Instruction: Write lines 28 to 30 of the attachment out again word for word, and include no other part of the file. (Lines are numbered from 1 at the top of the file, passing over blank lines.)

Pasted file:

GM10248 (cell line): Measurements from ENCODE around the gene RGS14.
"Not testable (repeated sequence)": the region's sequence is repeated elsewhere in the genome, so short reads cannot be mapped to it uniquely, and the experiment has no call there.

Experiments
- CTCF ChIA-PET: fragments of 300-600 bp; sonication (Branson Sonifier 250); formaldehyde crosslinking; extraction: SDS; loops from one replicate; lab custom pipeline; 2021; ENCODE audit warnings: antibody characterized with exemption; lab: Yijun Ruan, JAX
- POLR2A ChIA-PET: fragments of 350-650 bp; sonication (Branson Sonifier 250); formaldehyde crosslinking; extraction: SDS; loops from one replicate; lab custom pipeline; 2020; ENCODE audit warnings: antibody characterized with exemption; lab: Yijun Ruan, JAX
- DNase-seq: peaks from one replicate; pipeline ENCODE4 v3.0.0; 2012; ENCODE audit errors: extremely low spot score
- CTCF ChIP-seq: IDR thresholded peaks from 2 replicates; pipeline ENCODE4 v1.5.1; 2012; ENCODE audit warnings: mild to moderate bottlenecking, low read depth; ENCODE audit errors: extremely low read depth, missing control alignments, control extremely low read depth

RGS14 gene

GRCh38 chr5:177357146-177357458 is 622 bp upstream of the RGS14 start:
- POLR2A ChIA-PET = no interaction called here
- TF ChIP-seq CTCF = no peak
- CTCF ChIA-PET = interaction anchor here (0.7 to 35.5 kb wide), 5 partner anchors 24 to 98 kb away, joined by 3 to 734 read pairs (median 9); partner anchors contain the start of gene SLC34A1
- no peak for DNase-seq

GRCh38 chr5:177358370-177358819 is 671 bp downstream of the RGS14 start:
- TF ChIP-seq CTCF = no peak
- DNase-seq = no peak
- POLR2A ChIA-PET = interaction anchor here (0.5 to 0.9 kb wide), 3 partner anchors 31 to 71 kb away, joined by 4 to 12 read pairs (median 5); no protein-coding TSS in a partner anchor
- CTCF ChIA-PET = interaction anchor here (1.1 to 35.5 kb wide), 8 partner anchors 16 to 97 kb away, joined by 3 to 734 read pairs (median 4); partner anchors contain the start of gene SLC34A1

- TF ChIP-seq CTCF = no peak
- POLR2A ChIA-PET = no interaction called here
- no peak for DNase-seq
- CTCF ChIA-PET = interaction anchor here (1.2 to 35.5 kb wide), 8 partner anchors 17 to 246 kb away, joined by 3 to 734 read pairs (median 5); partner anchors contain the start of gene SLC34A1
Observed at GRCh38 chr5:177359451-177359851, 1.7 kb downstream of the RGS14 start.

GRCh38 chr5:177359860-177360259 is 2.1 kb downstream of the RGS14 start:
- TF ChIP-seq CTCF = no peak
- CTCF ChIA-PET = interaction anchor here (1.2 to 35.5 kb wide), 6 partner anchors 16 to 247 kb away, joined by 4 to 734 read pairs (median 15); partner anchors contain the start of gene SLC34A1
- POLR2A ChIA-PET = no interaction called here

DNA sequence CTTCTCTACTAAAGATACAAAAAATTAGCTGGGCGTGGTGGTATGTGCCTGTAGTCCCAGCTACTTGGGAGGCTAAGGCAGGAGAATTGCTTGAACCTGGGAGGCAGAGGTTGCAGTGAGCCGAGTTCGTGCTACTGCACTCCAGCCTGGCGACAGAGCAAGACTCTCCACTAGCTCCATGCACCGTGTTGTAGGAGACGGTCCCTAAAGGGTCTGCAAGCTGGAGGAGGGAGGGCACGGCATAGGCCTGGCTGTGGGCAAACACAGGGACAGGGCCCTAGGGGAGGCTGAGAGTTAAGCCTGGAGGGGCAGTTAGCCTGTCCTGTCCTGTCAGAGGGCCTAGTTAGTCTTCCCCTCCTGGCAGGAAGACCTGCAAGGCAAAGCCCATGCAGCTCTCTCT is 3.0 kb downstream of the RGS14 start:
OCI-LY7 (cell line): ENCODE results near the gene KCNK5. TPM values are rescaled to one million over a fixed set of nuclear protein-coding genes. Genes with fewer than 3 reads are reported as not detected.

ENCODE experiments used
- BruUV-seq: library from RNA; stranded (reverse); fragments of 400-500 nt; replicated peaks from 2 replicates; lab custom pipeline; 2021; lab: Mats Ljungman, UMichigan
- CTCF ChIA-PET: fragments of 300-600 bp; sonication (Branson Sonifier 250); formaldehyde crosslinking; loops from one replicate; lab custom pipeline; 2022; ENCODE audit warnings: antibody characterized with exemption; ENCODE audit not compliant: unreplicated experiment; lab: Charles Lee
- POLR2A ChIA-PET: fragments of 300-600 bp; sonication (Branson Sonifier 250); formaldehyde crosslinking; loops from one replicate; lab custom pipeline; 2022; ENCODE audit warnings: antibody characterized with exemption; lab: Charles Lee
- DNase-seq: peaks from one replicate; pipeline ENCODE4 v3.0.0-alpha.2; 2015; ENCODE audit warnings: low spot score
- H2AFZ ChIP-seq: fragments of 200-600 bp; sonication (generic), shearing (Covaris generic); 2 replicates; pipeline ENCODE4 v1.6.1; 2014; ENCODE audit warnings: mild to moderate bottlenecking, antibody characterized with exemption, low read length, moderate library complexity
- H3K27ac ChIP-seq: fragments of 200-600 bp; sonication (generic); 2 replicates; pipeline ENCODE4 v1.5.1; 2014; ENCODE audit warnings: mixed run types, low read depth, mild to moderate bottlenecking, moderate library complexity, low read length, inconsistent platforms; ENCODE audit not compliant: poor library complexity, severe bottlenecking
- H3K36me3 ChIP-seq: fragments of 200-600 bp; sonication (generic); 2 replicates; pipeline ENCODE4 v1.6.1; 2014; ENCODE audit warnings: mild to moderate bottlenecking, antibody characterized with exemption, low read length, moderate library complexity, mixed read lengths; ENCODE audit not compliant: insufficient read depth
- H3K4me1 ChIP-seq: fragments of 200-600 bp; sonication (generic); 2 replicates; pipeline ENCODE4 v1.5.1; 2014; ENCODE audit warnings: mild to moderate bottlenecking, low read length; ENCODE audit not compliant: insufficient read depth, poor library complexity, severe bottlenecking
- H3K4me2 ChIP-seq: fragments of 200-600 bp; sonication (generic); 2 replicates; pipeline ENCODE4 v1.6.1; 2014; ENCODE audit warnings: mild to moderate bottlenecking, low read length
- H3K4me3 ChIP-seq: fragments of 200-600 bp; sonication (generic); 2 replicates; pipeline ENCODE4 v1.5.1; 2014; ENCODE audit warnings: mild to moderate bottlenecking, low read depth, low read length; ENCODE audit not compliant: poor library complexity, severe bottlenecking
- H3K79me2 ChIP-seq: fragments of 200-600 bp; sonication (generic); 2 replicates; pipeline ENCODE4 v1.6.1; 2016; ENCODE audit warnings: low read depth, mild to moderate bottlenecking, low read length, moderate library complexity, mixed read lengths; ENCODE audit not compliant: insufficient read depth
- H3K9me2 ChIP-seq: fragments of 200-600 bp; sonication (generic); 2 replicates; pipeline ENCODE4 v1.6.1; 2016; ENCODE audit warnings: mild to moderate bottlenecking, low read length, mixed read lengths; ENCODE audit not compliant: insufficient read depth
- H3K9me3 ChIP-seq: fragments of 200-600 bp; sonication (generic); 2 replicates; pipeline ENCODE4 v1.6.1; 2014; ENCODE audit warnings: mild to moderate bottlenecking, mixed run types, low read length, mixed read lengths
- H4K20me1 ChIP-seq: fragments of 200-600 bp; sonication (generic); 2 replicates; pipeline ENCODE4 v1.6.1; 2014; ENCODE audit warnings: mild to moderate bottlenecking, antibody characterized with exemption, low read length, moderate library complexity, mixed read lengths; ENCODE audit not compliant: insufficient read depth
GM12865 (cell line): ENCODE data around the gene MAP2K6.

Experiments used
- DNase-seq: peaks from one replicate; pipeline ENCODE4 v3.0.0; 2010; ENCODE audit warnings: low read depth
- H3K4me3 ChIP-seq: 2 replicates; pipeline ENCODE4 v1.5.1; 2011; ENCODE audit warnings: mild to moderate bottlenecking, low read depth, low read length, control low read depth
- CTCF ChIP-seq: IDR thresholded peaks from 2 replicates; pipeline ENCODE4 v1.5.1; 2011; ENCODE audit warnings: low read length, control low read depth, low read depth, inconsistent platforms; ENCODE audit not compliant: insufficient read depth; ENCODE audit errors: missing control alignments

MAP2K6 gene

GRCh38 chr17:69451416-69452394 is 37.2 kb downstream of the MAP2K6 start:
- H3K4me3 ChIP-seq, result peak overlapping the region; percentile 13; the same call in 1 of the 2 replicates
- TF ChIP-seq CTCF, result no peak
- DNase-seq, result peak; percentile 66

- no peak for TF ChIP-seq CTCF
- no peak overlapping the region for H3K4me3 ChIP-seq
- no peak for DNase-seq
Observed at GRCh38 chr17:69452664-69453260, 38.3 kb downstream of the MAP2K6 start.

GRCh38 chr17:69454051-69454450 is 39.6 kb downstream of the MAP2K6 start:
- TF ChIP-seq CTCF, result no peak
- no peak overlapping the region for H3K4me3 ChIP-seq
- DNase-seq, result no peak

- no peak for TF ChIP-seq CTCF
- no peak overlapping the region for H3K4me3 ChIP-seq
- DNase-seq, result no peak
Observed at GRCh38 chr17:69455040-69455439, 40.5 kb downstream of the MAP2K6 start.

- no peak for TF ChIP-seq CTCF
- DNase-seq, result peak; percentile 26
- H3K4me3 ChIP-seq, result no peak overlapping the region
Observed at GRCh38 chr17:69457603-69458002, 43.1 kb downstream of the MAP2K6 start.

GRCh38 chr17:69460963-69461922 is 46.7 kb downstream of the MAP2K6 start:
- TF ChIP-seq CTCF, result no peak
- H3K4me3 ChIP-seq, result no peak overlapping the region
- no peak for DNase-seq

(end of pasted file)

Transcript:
DNA sequence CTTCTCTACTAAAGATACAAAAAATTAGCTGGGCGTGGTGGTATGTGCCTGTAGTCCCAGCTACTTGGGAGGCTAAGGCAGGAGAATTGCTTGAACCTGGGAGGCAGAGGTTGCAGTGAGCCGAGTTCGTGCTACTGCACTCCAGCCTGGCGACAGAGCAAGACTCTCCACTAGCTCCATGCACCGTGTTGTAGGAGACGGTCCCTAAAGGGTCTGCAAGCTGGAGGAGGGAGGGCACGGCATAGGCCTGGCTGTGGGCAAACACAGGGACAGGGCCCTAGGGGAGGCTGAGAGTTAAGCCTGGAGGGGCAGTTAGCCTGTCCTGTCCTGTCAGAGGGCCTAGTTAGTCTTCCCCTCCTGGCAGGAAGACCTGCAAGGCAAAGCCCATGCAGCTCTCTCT is 3.0 kb downstream of the RGS14 start:
OCI-LY7 (cell line): ENCODE results near the gene KCNK5. TPM values are rescaled to one million over a fixed set of nuclear protein-coding genes. Genes with fewer than 3 reads are reported as not detected.

ENCODE experiments used